2. Remove instrument cluster, 2 small screws at top of cluster, then use flathead to pry it out of dash. Carefully unplug all wires from the back. the large connectors have black clips that must be pryed upward with a small screwdriver before the connectors will come out. The picture below shows some of the larger connectors, you can see the clip on the white one. There is also a small black plastic "door" the pulls out from back of cluster and allows removal of 3 smaller connectors. You'll see what I mean. Be careful not to scratch the window on the cluster while doing all this.
3. Remove the OBC/hazard panel and the left vent. These are held on with 2 screws each, visible after cluster removed. The vent just pulls straight out. You will need to unplug the wires from the OBC and the hazard/defroster switches. Recommend labelling all connectors to make it easier later. If your OBC is dim, now you can replace the light bulbs in the back (see Bentley's).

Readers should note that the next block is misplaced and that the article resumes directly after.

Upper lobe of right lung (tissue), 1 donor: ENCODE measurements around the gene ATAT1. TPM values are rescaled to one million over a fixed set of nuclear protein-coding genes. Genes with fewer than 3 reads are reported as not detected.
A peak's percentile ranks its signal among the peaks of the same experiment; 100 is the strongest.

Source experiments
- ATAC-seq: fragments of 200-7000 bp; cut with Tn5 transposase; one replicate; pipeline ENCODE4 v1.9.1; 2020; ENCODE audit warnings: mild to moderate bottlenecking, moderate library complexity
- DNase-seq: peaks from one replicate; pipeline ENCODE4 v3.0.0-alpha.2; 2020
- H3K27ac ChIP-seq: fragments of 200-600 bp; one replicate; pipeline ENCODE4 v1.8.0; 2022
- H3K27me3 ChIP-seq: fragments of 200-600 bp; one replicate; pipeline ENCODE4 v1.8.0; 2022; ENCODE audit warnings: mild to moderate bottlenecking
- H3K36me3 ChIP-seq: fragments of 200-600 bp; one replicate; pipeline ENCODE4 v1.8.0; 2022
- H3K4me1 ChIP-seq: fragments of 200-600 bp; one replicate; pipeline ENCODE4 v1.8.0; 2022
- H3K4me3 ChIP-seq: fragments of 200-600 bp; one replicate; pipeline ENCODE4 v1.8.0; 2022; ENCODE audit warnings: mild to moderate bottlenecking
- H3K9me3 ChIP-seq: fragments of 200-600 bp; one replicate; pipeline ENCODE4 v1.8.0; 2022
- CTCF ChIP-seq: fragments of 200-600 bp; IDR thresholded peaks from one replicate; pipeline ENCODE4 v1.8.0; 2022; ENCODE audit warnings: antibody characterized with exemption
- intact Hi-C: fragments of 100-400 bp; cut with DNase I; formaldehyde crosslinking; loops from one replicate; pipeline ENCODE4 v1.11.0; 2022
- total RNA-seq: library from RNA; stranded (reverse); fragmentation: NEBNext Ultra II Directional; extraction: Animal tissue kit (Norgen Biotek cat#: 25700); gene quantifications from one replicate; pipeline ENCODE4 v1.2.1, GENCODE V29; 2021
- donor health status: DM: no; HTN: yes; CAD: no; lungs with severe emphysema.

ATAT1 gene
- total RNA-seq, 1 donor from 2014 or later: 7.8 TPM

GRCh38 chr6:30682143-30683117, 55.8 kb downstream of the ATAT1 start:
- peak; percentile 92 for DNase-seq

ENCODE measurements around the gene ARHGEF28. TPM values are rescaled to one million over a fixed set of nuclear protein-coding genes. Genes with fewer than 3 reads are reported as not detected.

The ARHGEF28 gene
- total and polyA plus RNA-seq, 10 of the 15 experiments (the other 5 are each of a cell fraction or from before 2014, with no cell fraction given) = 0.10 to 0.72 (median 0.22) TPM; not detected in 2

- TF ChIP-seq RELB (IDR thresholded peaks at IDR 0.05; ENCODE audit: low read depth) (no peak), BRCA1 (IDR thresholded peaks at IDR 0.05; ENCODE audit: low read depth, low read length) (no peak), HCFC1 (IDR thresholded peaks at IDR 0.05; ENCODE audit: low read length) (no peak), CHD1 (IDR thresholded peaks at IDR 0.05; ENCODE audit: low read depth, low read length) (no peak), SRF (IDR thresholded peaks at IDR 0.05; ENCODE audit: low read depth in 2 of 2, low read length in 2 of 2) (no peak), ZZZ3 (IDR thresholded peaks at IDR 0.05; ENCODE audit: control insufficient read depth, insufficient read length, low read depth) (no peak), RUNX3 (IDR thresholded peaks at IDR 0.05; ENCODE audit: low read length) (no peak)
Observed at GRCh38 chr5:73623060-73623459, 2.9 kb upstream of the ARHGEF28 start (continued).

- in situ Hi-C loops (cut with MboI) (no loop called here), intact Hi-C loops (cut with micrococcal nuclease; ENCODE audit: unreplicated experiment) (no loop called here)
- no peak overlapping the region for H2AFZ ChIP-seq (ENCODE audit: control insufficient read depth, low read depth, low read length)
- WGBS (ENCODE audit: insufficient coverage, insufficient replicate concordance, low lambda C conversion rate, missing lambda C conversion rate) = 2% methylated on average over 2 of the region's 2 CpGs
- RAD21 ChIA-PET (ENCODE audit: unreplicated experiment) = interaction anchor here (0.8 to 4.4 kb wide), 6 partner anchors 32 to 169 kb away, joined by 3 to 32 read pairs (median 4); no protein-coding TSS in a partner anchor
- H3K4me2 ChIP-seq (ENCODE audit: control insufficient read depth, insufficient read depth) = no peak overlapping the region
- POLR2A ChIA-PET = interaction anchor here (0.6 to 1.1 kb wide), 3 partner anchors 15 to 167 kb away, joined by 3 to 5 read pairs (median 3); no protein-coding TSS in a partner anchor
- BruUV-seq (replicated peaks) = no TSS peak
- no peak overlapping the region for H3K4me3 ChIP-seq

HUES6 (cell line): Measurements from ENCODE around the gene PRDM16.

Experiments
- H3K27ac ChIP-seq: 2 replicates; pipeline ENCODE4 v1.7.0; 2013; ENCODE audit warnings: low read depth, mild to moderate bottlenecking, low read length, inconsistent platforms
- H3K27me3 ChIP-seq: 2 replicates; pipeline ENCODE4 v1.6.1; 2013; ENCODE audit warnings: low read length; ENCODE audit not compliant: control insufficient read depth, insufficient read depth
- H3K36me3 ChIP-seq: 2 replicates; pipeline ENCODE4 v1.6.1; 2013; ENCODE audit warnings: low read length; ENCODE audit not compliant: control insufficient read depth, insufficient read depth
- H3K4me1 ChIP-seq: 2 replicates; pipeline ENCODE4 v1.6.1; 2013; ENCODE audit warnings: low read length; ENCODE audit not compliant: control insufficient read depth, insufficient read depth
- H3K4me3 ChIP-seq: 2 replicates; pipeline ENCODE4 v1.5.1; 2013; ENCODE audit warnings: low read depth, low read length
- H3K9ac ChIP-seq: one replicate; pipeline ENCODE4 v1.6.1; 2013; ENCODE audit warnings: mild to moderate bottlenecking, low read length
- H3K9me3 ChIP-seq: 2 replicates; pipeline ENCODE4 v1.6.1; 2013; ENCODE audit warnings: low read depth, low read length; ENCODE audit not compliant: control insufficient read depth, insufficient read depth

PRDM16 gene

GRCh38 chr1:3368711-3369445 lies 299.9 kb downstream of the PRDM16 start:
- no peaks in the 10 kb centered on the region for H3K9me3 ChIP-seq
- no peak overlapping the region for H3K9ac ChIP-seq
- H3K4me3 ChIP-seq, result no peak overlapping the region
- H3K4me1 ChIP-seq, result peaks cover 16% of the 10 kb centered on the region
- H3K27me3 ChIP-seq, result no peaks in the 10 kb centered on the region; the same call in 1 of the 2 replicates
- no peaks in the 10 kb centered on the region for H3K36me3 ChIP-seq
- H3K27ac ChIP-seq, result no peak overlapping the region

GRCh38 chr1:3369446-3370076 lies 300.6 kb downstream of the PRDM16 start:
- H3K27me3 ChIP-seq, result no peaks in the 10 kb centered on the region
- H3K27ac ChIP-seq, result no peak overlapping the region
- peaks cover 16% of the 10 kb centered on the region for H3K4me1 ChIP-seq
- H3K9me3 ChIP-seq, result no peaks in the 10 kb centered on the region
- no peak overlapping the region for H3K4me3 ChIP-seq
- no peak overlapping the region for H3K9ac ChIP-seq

4. Detach driver's under-dash panel. Several screws. You can just undo all the top and side screws, and let the panel swing downward without completely removing it. Here is what it'll look like at this point.
5. Remove the glovebox. It's attached at hinge w/ three 8mm bolts. These screw into flat little rectangles of metal that act as nuts. They are loose, so don't lose 'em. Remove the vinyl "curtain", just slips off of back of glovebox, held on to metal bar above with two plastic rivets. Pop the pins out of the two front straps. Push the flashlight charger socket down through its mount, remove two metal clips from wire, and the box will be free. Remove screws/bolt that hold latch assembly to the dash. Remove the plastic panel to the left of the dash (2 screws).